Monday, January 30, 2006

More infringement of property rights

Washington state lawmakers approved "civil rights legislation" that forces private property owners to allow others to use the property in ways against the owners' wishes. As this AP article notes, "First introduced in the 1970s, the measure adds 'sexual orientation' to a state law that bans discrimination in housing, employment and insurance, making Washington the 17th state passing a law covering gays and lesbians. It is the seventh to protect transgender people."

I wrote last March in "The non-issue of gay marriage" that I see it in terms of private property rights. If a landlord doesn't want to rent to a certain couple, and if an employer doesn't want to extend "spousal benefits" to an unmarried partner (gay or straight), then as the property owners, it is their right to refuse.
When gays and lesbians get civil marriages, they can use that government sanction to force a private company to give them the same benefits as heterosexual married couples. When government uses its power of law to compel a private company to give spousal benefits to someone it had heretofore deemed unqualified, that's an infringement on the company owner's/owners' property rights. The right to private property must necessarily include the right to prevent anyone you want, for any reason or even no reason at all, from not using it. (Even if I'm not an owner or part-owner of any affected company, it can affect me as a customer of that company.) Some say it's morally wrong for a company to deny such benefits based on a "lifestyle choice." No, I say the moral wrong is when government forces the company to dispose of its private property as the government dictates, when the company is not violating the rights of others. It is not your "right" to be employed anywhere by anyone, nor to demand a certain level of compensation for your work that exceeds what the company deems you are worth.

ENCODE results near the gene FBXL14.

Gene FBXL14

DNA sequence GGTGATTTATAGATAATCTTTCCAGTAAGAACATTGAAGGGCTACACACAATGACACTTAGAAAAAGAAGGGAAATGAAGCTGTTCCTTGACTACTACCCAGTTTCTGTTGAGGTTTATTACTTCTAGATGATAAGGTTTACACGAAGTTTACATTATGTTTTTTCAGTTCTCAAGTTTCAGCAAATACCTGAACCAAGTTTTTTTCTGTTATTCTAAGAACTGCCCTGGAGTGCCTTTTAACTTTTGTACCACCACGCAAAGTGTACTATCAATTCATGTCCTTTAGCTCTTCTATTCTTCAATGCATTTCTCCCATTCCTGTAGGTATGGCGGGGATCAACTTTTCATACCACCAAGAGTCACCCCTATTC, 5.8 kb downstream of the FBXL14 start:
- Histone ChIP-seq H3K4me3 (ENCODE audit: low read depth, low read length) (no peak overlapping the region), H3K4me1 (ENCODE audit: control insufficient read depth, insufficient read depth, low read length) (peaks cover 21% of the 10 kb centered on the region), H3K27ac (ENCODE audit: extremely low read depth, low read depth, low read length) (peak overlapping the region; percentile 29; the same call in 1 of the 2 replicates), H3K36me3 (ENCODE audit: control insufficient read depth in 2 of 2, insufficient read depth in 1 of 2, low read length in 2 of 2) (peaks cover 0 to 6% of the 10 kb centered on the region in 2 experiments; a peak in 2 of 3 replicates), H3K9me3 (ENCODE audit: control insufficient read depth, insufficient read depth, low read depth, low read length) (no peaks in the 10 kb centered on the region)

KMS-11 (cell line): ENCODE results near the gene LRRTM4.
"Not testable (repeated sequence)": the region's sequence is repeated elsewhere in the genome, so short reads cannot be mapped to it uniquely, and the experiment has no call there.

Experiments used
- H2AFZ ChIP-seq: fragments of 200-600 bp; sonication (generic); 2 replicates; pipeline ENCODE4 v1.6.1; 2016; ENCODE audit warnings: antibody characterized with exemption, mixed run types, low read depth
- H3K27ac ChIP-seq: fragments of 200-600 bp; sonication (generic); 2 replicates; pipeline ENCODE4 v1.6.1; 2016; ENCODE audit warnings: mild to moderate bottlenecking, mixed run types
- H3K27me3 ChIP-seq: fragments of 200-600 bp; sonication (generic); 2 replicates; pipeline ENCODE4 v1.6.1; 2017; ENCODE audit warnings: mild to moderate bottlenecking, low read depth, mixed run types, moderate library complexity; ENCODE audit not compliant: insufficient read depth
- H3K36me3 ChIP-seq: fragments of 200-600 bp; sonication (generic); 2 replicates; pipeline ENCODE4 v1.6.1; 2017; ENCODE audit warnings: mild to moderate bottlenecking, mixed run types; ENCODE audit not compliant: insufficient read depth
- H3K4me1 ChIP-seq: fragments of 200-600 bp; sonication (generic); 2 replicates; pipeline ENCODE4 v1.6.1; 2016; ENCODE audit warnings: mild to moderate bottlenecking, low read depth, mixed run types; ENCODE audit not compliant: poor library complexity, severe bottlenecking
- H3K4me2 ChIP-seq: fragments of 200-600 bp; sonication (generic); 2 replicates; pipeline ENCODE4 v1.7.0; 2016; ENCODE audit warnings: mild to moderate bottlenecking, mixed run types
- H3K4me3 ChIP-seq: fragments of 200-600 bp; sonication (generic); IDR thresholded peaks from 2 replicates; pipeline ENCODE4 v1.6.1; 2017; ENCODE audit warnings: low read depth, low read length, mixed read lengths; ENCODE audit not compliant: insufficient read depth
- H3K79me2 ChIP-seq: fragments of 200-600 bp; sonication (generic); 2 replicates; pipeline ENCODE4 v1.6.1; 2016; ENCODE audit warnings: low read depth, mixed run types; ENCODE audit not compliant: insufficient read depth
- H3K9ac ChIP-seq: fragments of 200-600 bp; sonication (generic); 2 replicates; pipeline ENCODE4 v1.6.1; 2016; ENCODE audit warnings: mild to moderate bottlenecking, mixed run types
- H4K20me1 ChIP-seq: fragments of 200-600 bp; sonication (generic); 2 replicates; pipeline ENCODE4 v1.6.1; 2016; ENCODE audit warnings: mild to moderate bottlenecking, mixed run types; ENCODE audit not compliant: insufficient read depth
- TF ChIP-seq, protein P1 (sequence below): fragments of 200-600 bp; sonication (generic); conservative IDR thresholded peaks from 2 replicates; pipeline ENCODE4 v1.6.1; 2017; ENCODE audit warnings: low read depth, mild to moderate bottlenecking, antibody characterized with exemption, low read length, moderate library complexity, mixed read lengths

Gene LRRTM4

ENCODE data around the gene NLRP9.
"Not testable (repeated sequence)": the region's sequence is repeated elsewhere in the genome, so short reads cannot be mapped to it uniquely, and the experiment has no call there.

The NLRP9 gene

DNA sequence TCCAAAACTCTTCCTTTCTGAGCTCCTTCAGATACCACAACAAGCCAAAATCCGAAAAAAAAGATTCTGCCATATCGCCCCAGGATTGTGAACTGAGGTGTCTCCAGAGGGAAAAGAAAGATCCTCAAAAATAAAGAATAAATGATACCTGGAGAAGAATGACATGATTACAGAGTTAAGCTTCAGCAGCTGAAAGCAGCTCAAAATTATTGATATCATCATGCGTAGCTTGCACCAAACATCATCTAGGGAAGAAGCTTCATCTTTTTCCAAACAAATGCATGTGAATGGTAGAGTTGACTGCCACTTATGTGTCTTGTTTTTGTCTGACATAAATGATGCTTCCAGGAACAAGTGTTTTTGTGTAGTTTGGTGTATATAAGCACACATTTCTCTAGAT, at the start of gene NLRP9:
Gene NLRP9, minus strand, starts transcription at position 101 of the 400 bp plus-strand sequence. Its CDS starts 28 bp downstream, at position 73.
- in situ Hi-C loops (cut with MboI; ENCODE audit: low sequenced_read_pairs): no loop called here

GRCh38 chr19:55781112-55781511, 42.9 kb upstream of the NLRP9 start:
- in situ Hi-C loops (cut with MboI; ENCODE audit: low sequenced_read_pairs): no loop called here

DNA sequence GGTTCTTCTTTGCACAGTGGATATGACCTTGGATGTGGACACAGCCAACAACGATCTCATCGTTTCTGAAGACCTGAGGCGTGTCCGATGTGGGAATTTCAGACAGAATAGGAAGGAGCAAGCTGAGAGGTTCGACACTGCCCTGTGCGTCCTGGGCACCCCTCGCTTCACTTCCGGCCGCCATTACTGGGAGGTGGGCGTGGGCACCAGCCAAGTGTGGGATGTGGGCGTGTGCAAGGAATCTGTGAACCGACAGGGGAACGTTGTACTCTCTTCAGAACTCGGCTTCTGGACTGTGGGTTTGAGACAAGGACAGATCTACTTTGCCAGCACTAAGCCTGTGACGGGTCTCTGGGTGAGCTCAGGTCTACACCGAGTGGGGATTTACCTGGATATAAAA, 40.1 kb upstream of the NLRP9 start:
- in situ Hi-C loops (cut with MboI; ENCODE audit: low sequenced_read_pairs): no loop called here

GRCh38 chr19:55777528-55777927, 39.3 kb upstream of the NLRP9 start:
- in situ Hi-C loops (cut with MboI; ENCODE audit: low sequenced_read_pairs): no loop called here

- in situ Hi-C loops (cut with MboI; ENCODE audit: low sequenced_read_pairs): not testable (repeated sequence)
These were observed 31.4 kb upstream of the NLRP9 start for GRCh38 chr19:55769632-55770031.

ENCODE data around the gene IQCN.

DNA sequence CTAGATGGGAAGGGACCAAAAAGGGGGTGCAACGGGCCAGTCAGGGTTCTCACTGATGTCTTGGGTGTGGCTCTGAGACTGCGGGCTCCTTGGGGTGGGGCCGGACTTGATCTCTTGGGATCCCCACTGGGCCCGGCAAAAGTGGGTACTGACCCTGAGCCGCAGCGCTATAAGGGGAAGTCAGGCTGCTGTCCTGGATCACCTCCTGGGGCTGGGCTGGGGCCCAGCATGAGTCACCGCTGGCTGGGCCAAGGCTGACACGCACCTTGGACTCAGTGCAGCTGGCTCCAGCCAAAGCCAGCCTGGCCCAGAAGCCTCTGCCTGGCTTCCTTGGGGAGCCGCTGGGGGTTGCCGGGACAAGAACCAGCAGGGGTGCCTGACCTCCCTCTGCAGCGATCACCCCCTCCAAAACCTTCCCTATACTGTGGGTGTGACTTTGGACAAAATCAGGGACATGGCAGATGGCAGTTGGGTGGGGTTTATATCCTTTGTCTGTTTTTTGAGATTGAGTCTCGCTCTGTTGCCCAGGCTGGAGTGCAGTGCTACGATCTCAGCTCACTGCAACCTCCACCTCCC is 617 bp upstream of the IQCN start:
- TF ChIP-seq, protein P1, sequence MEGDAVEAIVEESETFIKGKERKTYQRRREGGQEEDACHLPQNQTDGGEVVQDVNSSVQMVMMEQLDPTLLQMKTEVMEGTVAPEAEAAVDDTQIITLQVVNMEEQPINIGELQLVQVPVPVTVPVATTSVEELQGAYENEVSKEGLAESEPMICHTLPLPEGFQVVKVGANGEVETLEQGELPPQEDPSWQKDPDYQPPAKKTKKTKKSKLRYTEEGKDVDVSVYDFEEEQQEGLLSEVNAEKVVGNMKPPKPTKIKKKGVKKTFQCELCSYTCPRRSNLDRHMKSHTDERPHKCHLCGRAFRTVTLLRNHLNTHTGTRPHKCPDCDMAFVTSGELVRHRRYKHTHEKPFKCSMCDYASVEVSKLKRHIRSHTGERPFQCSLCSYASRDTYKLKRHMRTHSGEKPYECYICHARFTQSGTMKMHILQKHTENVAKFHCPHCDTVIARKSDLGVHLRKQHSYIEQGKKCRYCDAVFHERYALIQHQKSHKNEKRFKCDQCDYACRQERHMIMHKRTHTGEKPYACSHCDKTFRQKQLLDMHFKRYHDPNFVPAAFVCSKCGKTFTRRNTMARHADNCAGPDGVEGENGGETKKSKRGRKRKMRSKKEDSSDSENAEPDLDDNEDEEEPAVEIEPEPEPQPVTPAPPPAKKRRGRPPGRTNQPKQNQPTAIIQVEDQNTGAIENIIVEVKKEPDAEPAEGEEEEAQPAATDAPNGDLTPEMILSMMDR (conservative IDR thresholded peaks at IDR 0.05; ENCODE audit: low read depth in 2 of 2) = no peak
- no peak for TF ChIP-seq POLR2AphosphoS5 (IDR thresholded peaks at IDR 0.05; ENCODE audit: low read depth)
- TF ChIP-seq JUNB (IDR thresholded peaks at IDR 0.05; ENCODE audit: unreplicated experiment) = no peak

If we're talking about property issues like common ownership (from real estate to bank accounts) and inheritance, a formal contract should more than suffice. It should be irrelevant whether people are heterosexual couples (married or unmarried), homosexual couples (married or unmarried), or unmarried platonic friends living together for life. However, "gay marriage" activists seek the passage of new laws not for "civil rights" or "equality," but so they can force conditions upon unwilling property owners.

I like a certain suggestion I recently read, via Maggie Gallagher's e-mail newsletter: privatize marriage. I'm a Christian and considered very conservative, but I say it's time for the state to get out of the marriage business. If anything, why should people apply for a marriage license? Yes, it's a source of tax revenue, but a "license" is fundamentally asking the state for permission to engage in a purely private endeavors. I wrote last June on how municipalities require licenses not just to build or expand homes, but to demolish them, and the lengths to which government thugs and neighborhood busybodies go to harass homeowners.

We would have far fewer headaches, and far more real social justice, if only the state stopped defining marriage, if it stopped requiring licenses for when someone wanted to open a business or when two people wanted to enter into their own marriage contract, and if it let property owners actually retain the right to use their property as they see fit (without harming others, and that does not include refusing to let others use the property).

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